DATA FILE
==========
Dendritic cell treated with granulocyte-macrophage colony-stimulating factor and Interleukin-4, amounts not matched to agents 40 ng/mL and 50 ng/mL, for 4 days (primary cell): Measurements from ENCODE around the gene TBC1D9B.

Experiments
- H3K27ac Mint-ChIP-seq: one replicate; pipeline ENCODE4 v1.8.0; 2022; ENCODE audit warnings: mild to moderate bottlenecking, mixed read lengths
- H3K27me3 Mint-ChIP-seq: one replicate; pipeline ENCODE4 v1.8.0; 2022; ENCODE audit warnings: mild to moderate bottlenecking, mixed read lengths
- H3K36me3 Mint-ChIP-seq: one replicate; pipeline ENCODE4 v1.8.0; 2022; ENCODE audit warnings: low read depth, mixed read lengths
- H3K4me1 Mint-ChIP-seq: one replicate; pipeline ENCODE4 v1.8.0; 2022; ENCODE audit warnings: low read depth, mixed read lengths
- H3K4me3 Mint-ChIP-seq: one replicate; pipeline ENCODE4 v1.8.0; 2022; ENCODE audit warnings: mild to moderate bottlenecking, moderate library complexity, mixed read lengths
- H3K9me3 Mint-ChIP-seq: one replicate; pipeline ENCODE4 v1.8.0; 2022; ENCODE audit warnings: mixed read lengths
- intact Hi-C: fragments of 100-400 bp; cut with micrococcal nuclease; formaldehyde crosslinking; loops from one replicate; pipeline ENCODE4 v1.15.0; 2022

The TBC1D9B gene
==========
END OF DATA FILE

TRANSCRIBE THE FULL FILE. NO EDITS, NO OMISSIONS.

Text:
Dendritic cell treated with granulocyte-macrophage colony-stimulating factor and Interleukin-4, amounts not matched to agents 40 ng/mL and 50 ng/mL, for 4 days (primary cell): Measurements from ENCODE around the gene TBC1D9B.

Experiments
- H3K27ac Mint-ChIP-seq: one replicate; pipeline ENCODE4 v1.8.0; 2022; ENCODE audit warnings: mild to moderate bottlenecking, mixed read lengths
- H3K27me3 Mint-ChIP-seq: one replicate; pipeline ENCODE4 v1.8.0; 2022; ENCODE audit warnings: mild to moderate bottlenecking, mixed read lengths
- H3K36me3 Mint-ChIP-seq: one replicate; pipeline ENCODE4 v1.8.0; 2022; ENCODE audit warnings: low read depth, mixed read lengths
- H3K4me1 Mint-ChIP-seq: one replicate; pipeline ENCODE4 v1.8.0; 2022; ENCODE audit warnings: low read depth, mixed read lengths
- H3K4me3 Mint-ChIP-seq: one replicate; pipeline ENCODE4 v1.8.0; 2022; ENCODE audit warnings: mild to moderate bottlenecking, moderate library complexity, mixed read lengths
- H3K9me3 Mint-ChIP-seq: one replicate; pipeline ENCODE4 v1.8.0; 2022; ENCODE audit warnings: mixed read lengths
- intact Hi-C: fragments of 100-400 bp; cut with micrococcal nuclease; formaldehyde crosslinking; loops from one replicate; pipeline ENCODE4 v1.15.0; 2022

The TBC1D9B gene